Advantages and Disadvantages of Make or Buy Decision

There are many advantages and disadvantages of make or buy decision which you may not have any idea that you know. In order to keep the floor tidy, it is essential that you go through this lead and then have your cup filled to the brim. The make or buy decision is however part of what is known as the art of decision making.

The truth is, when it comes to making decision, the decision-making culture is the most prevalent method of making judgments by seeing the issue, obtaining facts on possible arrangements, and concluding the best other option. Instinct is a suitable decision-making technique; nevertheless, it is frequently more appropriate when the decision is basic, individual, or must be decided quickly.

More complex judgments frequently need a more formal, organized technique that incorporates instinct and clear thought. It is critical to avoid impulsive reactions or instincts in such situations, particularly while making commercial judgments.

This cycle is aided by natural or coherent interaction or a combination of the two. Instinct is associated with applying intuition to hold strong on the possible approach. Surprisingly, a coherent cycle uses raw statistics to make experimentally valid decisions.

Definitively, the make or buy decision boldly refers to a decision made to either manufacture a product or service in house or buy it from outside suppliers (which is also identified as outsourcing) based on cost-benefit analysis.

Usually, the decision is made using quantitative or qualitative research and most of the time, the results of quantitative analysis (cost-benefit analysis) are enough to decide on whether to make the product in-house or buy (outsource) from outside suppliers. In this content, we shall be highlighting some of the advantages and disadvantages of make or buy decision:


  • Finding Expert Manufacturers

One of the biggest advantages of the buy strategy is being able to find a manufacturer that has expertise in a particular type of product. This manufacturer may even have been creating these products for years, allowing for all of the bugs to be worked out in the early days. You’ll also benefit from the facility and employees the manufacturer already has in place, which will give you the advantage of having those resources without having to pay ongoing costs for them.

  • Changing to Meet New Demand

Another issue that many growing businesses face is growing demand for their products. This demand may outstrip what the company can currently produce with its labor force, and there may be no easy way to grow fast enough to meet ongoing orders. In this case, the company may outsource the creation of certain products to other businesses to focus on the products that need to be made in-house.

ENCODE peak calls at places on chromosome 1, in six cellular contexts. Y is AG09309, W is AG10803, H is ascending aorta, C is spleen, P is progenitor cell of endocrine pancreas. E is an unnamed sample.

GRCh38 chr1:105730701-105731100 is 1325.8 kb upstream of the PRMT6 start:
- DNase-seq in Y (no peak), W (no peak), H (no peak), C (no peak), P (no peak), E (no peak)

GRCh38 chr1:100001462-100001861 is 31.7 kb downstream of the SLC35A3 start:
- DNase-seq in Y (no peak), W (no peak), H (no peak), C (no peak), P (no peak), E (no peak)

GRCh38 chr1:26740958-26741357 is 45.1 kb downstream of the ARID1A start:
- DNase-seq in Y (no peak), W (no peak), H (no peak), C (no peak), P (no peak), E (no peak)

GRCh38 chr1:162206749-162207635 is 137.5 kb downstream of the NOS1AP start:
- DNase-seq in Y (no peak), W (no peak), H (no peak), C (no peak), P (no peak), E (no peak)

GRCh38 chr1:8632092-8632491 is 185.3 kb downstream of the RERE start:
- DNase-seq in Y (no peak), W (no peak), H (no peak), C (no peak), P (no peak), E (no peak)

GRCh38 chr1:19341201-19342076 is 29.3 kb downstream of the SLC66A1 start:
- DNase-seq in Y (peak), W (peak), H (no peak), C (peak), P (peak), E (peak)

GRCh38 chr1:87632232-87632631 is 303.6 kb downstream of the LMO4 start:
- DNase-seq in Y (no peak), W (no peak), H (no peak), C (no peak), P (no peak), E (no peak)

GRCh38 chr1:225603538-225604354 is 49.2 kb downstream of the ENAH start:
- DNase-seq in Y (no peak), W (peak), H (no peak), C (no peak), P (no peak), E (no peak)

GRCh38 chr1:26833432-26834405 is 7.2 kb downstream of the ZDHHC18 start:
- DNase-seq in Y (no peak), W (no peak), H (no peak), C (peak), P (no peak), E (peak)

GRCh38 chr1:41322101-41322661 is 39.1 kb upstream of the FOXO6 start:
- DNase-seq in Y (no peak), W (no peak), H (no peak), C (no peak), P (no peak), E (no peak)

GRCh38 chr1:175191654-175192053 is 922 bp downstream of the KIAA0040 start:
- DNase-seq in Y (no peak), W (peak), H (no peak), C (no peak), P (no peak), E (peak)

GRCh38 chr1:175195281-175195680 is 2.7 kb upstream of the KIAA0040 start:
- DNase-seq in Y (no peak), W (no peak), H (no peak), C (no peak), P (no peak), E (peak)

Read Also: Importance of Decision Making Skills

  • Creativity or The Ability to Create

Often, the decision to make your products comes naturally, based on the product your business is selling. If, for instance, you’ve invented an item that doesn’t exist anywhere else, you’ll have no choice but to make it yourself. This is one of the biggest benefits of the make strategy – you can create a product that can’t be bought anywhere else.

  • Exposure to Details

Another benefits to the make strategy is that you’ll be able to expose everyone in your organization to the details of producing your product, from start to finish. This is a benefit you wouldn’t have if a third party made the items, especially if your team never even gets to tour the manufacturing facilities.

  • Adapting to Changing Markets

It’s a good idea for manufacturers to consider the make-or-buy decision periodically, as markets and related costs can shift over time. As the notes, corporations have found that while a “buy” decision may not save enough money during strong economic times, when financial situations grow more difficult, purchasing from suppliers may become a viable strategy. In other words, the best choice can differ depending on current circumstances.


  • Quality Control Problem

Quality control may be an issue when working with an external supplier. There may be language barriers or cultural differences that make it difficult to communicate expectations and ensure that products meet the required standards.

  • Deadline Issue

There is always the risk that the supplier may not be able to meet deadlines or may experience other issues that disrupt the production process. This can lead to delays and additional costs and damage the company’s reputation if products are not delivered on time.

  • Financial Risk

There is a financial risk involved in outsourcing production, as the cost of materials and labor may fluctuate. This can lead to unexpected expenses and make it difficult to budget production costs.

  • Expansion Contingency Problem

There is the risk that the supplier may not be able to meet future demand if the company’s product is successful. This could lead to shortages and frustrated customers.

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